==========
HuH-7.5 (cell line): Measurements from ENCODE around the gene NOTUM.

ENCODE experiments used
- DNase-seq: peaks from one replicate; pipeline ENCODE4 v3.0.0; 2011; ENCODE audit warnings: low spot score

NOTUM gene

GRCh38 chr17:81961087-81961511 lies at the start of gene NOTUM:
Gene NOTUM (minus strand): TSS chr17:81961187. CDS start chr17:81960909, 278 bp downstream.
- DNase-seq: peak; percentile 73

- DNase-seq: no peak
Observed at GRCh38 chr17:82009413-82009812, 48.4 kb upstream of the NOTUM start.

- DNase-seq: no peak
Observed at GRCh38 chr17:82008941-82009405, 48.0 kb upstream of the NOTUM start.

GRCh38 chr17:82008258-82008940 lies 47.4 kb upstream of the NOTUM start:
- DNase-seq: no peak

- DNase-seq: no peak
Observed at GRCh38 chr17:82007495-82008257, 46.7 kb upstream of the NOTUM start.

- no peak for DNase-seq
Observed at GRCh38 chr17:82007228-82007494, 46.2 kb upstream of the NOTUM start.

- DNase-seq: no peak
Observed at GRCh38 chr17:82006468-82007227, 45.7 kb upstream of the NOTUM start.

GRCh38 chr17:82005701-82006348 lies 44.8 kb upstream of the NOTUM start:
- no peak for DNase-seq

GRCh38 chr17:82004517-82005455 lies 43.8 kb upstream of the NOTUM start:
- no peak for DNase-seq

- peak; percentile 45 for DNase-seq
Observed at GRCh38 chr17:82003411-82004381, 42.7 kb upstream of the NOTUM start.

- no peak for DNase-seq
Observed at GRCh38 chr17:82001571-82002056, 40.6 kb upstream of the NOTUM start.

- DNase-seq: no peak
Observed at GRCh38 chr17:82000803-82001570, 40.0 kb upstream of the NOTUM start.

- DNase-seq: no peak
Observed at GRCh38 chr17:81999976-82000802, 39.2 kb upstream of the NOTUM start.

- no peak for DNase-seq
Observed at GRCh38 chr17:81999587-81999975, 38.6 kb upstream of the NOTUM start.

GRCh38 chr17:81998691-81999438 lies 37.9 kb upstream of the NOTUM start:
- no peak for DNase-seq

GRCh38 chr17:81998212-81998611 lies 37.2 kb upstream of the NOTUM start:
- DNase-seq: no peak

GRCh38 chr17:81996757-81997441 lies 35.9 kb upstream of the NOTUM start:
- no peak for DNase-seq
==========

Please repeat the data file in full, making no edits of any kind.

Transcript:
HuH-7.5 (cell line): Measurements from ENCODE around the gene NOTUM.

ENCODE experiments used
- DNase-seq: peaks from one replicate; pipeline ENCODE4 v3.0.0; 2011; ENCODE audit warnings: low spot score

NOTUM gene

GRCh38 chr17:81961087-81961511 lies at the start of gene NOTUM:
Gene NOTUM (minus strand): TSS chr17:81961187. CDS start chr17:81960909, 278 bp downstream.
- DNase-seq: peak; percentile 73

- DNase-seq: no peak
Observed at GRCh38 chr17:82009413-82009812, 48.4 kb upstream of the NOTUM start.

- DNase-seq: no peak
Observed at GRCh38 chr17:82008941-82009405, 48.0 kb upstream of the NOTUM start.

GRCh38 chr17:82008258-82008940 lies 47.4 kb upstream of the NOTUM start:
- DNase-seq: no peak

- DNase-seq: no peak
Observed at GRCh38 chr17:82007495-82008257, 46.7 kb upstream of the NOTUM start.

- no peak for DNase-seq
Observed at GRCh38 chr17:82007228-82007494, 46.2 kb upstream of the NOTUM start.

- DNase-seq: no peak
Observed at GRCh38 chr17:82006468-82007227, 45.7 kb upstream of the NOTUM start.

GRCh38 chr17:82005701-82006348 lies 44.8 kb upstream of the NOTUM start:
- no peak for DNase-seq

GRCh38 chr17:82004517-82005455 lies 43.8 kb upstream of the NOTUM start:
- no peak for DNase-seq

- peak; percentile 45 for DNase-seq
Observed at GRCh38 chr17:82003411-82004381, 42.7 kb upstream of the NOTUM start.

- no peak for DNase-seq
Observed at GRCh38 chr17:82001571-82002056, 40.6 kb upstream of the NOTUM start.

- DNase-seq: no peak
Observed at GRCh38 chr17:82000803-82001570, 40.0 kb upstream of the NOTUM start.

- DNase-seq: no peak
Observed at GRCh38 chr17:81999976-82000802, 39.2 kb upstream of the NOTUM start.

- no peak for DNase-seq
Observed at GRCh38 chr17:81999587-81999975, 38.6 kb upstream of the NOTUM start.

GRCh38 chr17:81998691-81999438 lies 37.9 kb upstream of the NOTUM start:
- no peak for DNase-seq

GRCh38 chr17:81998212-81998611 lies 37.2 kb upstream of the NOTUM start:
- DNase-seq: no peak

GRCh38 chr17:81996757-81997441 lies 35.9 kb upstream of the NOTUM start:
- no peak for DNase-seq